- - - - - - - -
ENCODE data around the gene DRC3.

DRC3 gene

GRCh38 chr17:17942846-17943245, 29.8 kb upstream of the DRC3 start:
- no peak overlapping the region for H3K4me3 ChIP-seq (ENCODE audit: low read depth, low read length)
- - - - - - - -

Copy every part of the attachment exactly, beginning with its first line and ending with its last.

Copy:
ENCODE data around the gene DRC3.

DRC3 gene

GRCh38 chr17:17942846-17943245, 29.8 kb upstream of the DRC3 start:
- no peak overlapping the region for H3K4me3 ChIP-seq (ENCODE audit: low read depth, low read length)